By Dr. Alwyn Rapose
Division of Infectious Diseases
Reliant Medical Group
It may not have been a remarkably bad winter weather-wise here in New England, but there have been plenty of cases of the flu. In fact, many states throughout the country are reporting high numbers of cases with influenza infection. Many schools and workplaces have also reported large numbers of people absent due to the flu.
While the flu is a nuisance for most Americans, it can be a matter of life or death for the very young, the elderly, pregnant women, and those with underlying heart, lung and kidney diseases. The flu is an illness that needs to be taken seriously.
A flu shot is recommended to reduce the chances of getting the flu. Rough estimates for the current flu season suggest that approximately 40% of Americans received the flu vaccine. However, this leaves a majority of Americans potentially exposed to the flu virus. It’s important to note that the flu season often stretches into the warmer months, and it’s not too late to protect yourself with a flu shot. The flu vaccine does not provide total protection against getting the flu, but even if you do come down with the flu, most experts believe it can help decrease the severity of the symptoms.
Most healthy people will recover from the flu on their own. However, your doctor might recommend an anti-viral medication if you are very sick or fall into certain risk groups. Anti-viral medications are available by prescription only. They can make your illness milder and shorten the time you are sick. Most importantly, they can also prevent serious complications from the flu. Your doctor can tell you more about whether an anti-viral medication is needed for your symptoms.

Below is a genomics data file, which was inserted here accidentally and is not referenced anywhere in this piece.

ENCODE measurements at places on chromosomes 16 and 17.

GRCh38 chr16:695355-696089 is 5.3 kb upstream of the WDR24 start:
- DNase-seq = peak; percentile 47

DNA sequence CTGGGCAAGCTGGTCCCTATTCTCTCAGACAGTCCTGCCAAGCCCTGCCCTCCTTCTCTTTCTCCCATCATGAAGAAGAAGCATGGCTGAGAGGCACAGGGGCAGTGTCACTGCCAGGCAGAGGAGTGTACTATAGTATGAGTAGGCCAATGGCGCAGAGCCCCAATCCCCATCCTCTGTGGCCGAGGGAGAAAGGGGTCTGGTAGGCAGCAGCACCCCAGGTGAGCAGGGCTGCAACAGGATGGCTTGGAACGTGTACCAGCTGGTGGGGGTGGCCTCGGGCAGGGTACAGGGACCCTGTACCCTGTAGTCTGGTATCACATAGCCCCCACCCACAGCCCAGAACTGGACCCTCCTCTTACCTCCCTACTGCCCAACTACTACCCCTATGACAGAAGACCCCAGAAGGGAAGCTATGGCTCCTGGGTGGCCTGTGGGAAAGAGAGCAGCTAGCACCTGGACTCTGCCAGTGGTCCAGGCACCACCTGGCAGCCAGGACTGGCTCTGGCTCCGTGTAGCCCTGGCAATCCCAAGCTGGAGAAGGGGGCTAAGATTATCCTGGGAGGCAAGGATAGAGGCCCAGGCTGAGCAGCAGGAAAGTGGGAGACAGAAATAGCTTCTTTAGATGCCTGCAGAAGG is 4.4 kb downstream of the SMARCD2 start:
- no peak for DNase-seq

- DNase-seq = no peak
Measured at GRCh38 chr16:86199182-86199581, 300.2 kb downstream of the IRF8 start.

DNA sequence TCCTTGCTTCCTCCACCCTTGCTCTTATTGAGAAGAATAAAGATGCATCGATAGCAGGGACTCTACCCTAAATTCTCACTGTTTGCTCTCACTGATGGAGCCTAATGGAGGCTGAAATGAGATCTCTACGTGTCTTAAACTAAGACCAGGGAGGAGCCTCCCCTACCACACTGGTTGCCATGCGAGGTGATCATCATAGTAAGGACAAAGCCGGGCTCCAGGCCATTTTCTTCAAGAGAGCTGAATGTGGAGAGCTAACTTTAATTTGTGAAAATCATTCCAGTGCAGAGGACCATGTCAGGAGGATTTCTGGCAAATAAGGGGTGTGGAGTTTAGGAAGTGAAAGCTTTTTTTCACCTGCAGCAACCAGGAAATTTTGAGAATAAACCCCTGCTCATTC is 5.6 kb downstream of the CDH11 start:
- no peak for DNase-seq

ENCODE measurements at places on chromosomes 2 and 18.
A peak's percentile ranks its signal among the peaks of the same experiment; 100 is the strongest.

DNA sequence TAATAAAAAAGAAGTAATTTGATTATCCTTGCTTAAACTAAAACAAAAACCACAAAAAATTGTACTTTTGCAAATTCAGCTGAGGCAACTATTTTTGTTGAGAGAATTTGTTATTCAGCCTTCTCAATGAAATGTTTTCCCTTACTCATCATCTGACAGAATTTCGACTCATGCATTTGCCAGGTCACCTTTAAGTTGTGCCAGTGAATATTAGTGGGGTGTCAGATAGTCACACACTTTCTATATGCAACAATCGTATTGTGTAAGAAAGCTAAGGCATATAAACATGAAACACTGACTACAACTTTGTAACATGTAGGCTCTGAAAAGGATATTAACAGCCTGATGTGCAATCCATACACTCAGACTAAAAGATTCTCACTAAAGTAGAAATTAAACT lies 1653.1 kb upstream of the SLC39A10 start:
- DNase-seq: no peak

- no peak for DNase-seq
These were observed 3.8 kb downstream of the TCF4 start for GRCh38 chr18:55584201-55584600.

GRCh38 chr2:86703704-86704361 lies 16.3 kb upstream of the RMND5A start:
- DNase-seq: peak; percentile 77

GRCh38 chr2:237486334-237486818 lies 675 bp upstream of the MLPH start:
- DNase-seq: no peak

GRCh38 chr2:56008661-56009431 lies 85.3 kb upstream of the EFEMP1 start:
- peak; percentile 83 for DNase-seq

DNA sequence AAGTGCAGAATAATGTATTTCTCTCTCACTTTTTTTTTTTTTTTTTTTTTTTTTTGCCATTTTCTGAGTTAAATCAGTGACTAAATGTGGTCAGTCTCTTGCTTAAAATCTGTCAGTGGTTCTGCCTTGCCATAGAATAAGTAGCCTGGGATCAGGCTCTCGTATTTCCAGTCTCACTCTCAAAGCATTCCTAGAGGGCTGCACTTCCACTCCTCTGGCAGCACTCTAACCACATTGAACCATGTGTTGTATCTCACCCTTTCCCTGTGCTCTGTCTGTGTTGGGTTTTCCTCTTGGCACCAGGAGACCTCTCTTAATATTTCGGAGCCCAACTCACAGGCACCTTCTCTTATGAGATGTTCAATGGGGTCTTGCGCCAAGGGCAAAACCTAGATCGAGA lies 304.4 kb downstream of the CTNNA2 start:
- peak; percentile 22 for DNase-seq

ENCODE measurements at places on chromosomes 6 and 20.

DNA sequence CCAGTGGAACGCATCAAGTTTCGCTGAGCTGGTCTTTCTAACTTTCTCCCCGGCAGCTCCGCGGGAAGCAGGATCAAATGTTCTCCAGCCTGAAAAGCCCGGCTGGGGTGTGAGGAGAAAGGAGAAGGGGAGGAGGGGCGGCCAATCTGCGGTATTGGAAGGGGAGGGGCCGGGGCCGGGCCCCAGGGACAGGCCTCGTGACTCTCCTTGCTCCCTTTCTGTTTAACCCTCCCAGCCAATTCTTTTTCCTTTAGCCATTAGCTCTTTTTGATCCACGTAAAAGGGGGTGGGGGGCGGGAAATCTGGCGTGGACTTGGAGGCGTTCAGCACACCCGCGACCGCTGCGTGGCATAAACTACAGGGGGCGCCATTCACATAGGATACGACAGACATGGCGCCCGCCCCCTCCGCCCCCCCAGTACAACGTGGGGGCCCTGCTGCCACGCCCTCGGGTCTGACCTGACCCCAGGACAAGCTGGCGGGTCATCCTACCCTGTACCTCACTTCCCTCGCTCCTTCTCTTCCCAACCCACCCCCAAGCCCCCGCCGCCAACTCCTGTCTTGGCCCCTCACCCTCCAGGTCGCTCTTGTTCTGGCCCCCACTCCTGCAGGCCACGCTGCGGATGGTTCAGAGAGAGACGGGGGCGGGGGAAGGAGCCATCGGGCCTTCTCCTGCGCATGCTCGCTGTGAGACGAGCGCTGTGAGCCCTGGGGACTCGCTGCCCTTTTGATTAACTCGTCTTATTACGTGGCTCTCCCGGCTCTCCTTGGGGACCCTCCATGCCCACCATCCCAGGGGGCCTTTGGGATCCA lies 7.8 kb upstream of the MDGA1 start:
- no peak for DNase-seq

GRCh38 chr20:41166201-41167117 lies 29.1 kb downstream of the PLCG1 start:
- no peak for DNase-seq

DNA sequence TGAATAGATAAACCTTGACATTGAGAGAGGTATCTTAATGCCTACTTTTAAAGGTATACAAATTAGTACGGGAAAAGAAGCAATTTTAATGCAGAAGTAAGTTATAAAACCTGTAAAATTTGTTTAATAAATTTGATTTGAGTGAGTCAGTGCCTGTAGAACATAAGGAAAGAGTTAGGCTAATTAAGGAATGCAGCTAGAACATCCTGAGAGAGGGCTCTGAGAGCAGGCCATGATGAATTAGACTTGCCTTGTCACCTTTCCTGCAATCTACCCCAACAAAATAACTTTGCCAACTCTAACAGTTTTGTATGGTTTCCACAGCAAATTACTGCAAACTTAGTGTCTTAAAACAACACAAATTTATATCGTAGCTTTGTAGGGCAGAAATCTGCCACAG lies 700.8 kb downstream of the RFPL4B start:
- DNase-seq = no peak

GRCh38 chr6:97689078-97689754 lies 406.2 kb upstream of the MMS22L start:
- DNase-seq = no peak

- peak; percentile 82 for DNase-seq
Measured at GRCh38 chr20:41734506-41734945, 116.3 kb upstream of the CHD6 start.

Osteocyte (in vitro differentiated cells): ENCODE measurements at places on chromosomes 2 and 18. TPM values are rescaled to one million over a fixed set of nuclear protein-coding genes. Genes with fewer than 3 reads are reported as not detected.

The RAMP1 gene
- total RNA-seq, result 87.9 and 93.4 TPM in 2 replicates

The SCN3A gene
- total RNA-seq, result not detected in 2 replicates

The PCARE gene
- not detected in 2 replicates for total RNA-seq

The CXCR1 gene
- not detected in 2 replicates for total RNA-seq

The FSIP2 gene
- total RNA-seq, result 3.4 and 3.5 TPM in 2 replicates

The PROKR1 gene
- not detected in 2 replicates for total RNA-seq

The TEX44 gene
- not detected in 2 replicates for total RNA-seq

How to Avoid Getting the Flu:
- Get a flu shot!
- Avoid close contact with people who are sick with coughs and colds
- Clean your hands often with soap and water (or an alcohol-based hand rub)
- Avoid touching your eyes, nose or mouth
- Clean and disinfect frequently touched surfaces at home, work or school
- Live healthy – get plenty of sleep, be physically active, manage your stress, drink plenty of fluids, and eat nutritious food
About Alwyn Rapose, MD
Originally from India, Dr. Alwyn Rapose now enjoys practicing medicine in Massachusetts. He completed his Internal Medicine residency at St. Vincent Hospital in Worcester and liked the experience so much that he stayed on board for another year as Chief Resident. He then completed his Infectious Disease fellowship at the University of Texas Medical Branch in Galveston, Texas.
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